Skip the pie, keep the rhubarb

Merna Delaurentis

Table of Contents LEMONY RHUBARB COMPOTEIngredientsSTRAWBERRY RHUBARB BREAD PUDDINGSAVORY RHUBARB AND SUMMER CHERRY CHUTNEYIngredients: Simply put: Rhubarb polarizes people. My sister-in-law offered us ALL the rhubarb from her garden. Many friends decline a slice of rhubarb pie no matter how attractive the crust is latticed. That’s OK. More for the […]

Simply put: Rhubarb polarizes people. My sister-in-law offered us ALL the rhubarb from her garden. Many friends decline a slice of rhubarb pie no matter how attractive the crust is latticed. That’s OK. More for the rest of us!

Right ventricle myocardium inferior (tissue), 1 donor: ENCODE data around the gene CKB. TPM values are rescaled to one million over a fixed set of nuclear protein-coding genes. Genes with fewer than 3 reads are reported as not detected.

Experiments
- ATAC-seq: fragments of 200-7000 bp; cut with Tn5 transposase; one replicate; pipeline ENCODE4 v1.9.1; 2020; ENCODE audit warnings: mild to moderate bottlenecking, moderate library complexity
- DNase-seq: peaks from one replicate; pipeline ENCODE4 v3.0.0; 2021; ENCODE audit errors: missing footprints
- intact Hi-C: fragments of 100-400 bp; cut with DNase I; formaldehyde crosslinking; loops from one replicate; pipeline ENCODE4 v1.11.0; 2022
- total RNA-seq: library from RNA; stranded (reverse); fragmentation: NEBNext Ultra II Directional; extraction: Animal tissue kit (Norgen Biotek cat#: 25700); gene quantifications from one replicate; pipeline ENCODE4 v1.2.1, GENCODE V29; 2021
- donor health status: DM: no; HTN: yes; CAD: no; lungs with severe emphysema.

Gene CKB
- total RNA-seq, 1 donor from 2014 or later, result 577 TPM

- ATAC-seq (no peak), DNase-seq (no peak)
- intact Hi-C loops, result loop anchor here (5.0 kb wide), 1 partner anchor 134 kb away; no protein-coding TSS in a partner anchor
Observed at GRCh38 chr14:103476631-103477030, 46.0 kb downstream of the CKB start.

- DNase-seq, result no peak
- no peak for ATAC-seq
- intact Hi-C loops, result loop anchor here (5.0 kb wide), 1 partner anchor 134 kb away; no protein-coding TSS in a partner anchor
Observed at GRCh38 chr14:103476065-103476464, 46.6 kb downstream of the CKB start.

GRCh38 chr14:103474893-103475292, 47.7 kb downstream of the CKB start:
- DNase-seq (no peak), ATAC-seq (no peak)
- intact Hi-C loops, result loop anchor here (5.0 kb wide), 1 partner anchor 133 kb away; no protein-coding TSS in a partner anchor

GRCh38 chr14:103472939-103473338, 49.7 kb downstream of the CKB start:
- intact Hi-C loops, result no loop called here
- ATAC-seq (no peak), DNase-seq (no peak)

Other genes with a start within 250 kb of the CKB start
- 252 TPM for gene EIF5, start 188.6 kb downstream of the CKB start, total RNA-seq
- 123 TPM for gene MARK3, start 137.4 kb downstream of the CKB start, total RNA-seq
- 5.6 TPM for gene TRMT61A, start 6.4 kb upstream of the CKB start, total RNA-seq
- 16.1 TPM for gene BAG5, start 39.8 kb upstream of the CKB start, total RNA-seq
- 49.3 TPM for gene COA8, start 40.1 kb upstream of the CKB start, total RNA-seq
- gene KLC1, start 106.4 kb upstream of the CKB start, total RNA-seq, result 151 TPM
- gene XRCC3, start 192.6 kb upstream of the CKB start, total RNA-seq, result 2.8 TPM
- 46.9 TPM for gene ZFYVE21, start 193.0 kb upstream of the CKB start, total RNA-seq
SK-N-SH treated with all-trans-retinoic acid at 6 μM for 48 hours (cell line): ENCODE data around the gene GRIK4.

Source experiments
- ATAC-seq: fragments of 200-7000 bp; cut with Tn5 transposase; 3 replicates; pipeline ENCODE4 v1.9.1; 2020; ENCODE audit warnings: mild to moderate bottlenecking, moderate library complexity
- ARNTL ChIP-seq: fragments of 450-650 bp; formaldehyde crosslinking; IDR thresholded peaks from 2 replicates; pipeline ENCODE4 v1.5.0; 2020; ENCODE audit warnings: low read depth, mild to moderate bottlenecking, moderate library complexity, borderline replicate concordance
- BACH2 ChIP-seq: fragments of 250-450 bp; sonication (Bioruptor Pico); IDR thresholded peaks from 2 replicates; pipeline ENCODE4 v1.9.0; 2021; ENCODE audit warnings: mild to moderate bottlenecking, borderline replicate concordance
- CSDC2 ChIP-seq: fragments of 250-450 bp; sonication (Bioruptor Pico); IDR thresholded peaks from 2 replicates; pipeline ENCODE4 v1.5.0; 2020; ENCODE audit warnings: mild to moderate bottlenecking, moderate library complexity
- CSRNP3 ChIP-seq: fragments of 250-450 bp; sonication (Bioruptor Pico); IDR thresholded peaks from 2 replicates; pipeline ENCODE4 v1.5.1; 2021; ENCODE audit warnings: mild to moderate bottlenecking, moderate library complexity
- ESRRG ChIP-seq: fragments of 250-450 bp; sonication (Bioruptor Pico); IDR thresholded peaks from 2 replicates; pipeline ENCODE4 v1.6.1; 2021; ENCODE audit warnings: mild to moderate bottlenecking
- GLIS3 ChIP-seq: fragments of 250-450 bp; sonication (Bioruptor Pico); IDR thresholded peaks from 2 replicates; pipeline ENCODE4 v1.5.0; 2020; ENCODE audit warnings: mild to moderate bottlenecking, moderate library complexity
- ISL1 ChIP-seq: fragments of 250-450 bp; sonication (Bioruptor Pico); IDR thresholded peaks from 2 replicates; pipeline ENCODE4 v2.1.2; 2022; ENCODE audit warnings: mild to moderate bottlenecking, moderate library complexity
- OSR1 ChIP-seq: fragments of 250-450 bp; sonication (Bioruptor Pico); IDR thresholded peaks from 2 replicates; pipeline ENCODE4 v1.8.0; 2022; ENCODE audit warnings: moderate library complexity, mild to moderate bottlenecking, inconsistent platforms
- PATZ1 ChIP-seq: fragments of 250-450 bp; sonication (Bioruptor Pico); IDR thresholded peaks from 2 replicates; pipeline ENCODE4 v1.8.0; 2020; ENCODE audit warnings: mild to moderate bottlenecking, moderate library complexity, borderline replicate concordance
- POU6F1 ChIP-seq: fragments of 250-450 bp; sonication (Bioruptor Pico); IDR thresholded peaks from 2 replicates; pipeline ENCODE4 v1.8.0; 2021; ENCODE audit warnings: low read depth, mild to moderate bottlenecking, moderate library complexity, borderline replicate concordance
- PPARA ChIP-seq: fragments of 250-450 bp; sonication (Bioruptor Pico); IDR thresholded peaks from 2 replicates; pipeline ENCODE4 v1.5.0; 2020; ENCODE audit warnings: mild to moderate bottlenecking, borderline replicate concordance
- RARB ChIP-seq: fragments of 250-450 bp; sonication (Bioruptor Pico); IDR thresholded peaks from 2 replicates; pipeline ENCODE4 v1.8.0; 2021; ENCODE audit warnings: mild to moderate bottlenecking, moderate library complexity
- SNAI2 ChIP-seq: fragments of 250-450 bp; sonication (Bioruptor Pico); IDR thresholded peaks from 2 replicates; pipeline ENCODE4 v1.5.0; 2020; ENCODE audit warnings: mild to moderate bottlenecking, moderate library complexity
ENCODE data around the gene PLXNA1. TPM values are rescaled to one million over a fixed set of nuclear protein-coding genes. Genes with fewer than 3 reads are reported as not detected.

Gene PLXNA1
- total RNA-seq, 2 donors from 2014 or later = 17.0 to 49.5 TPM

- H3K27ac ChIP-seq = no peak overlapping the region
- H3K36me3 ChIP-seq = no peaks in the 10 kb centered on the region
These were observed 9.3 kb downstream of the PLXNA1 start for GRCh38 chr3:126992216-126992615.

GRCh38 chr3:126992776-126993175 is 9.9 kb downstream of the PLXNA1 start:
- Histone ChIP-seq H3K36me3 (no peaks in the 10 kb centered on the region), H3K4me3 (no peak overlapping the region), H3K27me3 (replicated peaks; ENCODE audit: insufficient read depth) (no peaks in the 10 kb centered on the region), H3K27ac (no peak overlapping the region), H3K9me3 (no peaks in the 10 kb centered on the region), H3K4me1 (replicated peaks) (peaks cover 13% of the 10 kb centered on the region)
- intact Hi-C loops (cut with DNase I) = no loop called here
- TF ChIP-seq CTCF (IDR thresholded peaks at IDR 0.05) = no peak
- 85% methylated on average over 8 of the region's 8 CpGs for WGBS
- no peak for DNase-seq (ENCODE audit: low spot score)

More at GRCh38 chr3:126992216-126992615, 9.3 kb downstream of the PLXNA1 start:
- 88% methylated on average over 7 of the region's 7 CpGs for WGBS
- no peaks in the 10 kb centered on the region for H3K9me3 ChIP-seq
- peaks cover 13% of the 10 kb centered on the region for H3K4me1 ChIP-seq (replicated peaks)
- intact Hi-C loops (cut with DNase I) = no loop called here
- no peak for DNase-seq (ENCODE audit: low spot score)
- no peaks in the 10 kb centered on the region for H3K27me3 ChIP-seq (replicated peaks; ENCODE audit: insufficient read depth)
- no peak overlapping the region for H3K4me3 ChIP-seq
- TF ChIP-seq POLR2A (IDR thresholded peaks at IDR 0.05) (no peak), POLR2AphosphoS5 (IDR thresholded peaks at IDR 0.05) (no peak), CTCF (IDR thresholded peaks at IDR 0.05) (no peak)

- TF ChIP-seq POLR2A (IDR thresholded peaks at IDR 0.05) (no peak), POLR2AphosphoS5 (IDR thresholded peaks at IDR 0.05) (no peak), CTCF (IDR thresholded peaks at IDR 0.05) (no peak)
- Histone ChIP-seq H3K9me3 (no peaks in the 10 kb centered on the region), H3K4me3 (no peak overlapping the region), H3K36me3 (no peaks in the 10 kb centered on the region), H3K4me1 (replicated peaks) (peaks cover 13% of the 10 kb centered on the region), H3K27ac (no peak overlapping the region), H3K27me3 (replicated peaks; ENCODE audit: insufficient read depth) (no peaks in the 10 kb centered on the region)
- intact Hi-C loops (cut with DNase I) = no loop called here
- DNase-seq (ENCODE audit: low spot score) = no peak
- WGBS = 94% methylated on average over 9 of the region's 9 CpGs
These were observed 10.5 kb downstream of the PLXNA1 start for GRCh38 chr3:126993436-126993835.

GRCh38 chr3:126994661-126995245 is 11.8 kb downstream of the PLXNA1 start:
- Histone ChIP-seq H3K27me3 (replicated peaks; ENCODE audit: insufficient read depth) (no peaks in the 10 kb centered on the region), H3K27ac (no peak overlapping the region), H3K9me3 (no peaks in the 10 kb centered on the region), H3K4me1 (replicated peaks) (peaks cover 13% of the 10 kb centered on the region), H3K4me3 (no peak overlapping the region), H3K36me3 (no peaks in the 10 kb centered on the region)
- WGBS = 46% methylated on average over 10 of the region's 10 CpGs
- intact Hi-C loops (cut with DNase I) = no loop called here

Rhubarb is super-easy to grow – especially in the Midwest – and it comes back every year with little help from the gardener. On a cool spring day, plant crowns (or divisions from fellow gardeners) in a sunny spot with plenty of room for the plant to spread. Keep the plants moist throughout the summer.

Most rhubarb plants yield harvestable stalks after the second year and will do so for more than eight years. If your plant is older, I recommend starting fresh; old plants yield tough, tasteless stalks.

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